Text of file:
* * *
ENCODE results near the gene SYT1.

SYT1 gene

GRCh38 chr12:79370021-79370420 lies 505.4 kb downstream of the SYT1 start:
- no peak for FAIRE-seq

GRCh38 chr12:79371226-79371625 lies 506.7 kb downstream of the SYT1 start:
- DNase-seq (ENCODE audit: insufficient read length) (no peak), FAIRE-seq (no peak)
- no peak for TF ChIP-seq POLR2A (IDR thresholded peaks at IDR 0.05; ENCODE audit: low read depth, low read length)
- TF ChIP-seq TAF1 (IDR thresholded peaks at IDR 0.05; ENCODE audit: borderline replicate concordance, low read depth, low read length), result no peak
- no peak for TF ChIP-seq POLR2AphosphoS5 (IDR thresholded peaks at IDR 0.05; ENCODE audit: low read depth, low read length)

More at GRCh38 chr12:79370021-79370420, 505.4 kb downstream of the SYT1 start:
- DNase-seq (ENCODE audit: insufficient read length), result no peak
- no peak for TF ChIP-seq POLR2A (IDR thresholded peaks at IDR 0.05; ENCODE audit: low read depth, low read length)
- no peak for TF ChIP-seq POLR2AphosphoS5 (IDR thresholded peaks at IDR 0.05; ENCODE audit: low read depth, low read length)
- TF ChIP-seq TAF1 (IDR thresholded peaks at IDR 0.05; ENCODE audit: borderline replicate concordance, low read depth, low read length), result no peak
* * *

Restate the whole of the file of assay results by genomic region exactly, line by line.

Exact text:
ENCODE results near the gene SYT1.

SYT1 gene

GRCh38 chr12:79370021-79370420 lies 505.4 kb downstream of the SYT1 start:
- no peak for FAIRE-seq

GRCh38 chr12:79371226-79371625 lies 506.7 kb downstream of the SYT1 start:
- DNase-seq (ENCODE audit: insufficient read length) (no peak), FAIRE-seq (no peak)
- no peak for TF ChIP-seq POLR2A (IDR thresholded peaks at IDR 0.05; ENCODE audit: low read depth, low read length)
- TF ChIP-seq TAF1 (IDR thresholded peaks at IDR 0.05; ENCODE audit: borderline replicate concordance, low read depth, low read length), result no peak
- no peak for TF ChIP-seq POLR2AphosphoS5 (IDR thresholded peaks at IDR 0.05; ENCODE audit: low read depth, low read length)

More at GRCh38 chr12:79370021-79370420, 505.4 kb downstream of the SYT1 start:
- DNase-seq (ENCODE audit: insufficient read length), result no peak
- no peak for TF ChIP-seq POLR2A (IDR thresholded peaks at IDR 0.05; ENCODE audit: low read depth, low read length)
- no peak for TF ChIP-seq POLR2AphosphoS5 (IDR thresholded peaks at IDR 0.05; ENCODE audit: low read depth, low read length)
- TF ChIP-seq TAF1 (IDR thresholded peaks at IDR 0.05; ENCODE audit: borderline replicate concordance, low read depth, low read length), result no peak